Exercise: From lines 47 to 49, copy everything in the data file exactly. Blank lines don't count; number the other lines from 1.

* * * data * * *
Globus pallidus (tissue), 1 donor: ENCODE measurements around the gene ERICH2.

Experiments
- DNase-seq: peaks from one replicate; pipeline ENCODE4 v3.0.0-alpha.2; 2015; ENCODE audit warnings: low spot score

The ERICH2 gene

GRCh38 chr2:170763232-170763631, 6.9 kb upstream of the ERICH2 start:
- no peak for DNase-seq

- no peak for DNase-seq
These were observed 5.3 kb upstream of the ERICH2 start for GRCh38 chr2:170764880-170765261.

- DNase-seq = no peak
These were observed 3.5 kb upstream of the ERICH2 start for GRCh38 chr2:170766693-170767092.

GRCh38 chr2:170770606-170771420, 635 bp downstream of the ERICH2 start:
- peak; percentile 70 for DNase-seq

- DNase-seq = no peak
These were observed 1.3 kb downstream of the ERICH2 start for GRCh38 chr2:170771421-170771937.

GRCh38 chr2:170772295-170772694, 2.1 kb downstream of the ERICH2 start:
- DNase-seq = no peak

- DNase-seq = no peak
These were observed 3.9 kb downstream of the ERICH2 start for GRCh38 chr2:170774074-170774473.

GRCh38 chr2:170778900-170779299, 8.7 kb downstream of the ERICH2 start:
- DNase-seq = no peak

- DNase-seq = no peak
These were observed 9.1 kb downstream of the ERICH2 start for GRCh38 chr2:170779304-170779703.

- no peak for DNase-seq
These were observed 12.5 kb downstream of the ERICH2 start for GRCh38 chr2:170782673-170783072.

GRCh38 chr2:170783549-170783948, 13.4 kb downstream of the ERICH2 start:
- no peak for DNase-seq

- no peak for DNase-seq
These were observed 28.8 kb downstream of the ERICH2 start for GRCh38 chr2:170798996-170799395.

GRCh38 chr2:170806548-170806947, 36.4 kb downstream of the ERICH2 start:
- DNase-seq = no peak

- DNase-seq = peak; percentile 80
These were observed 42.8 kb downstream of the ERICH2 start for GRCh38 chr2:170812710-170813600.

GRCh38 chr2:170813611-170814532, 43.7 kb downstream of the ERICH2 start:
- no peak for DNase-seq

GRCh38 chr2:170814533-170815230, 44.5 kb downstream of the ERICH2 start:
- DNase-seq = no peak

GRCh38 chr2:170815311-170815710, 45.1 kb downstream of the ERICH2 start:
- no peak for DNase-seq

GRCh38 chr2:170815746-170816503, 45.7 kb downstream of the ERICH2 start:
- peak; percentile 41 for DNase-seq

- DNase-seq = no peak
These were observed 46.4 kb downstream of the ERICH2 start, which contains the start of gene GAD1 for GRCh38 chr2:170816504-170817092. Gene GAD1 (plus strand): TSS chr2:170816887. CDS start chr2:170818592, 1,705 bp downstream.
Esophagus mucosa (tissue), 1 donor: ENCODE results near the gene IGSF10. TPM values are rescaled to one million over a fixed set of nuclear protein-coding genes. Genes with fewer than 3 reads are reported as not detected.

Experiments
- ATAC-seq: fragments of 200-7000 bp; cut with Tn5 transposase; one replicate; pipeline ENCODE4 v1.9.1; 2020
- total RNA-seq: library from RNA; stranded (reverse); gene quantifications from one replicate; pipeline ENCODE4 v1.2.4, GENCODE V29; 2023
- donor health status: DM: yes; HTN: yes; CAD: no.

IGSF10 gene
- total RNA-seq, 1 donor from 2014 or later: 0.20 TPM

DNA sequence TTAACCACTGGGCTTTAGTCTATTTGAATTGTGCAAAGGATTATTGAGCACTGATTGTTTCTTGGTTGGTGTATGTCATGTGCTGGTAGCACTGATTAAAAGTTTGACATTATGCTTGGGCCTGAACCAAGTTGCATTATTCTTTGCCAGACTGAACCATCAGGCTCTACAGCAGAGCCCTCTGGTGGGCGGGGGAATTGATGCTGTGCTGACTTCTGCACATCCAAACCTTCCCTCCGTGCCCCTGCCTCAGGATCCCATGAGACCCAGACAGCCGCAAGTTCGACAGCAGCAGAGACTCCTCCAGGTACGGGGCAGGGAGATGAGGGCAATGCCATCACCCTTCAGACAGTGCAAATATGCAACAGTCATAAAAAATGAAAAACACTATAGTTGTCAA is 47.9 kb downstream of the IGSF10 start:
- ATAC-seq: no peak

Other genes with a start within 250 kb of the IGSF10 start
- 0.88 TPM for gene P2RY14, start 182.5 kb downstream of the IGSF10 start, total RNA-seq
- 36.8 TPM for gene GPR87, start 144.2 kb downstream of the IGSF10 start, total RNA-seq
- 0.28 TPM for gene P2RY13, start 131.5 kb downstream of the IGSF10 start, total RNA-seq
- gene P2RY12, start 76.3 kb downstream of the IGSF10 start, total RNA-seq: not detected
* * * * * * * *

- donor health status: DM: yes; HTN: yes; CAD: no.

IGSF10 gene
- total RNA-seq, 1 donor from 2014 or later: 0.20 TPM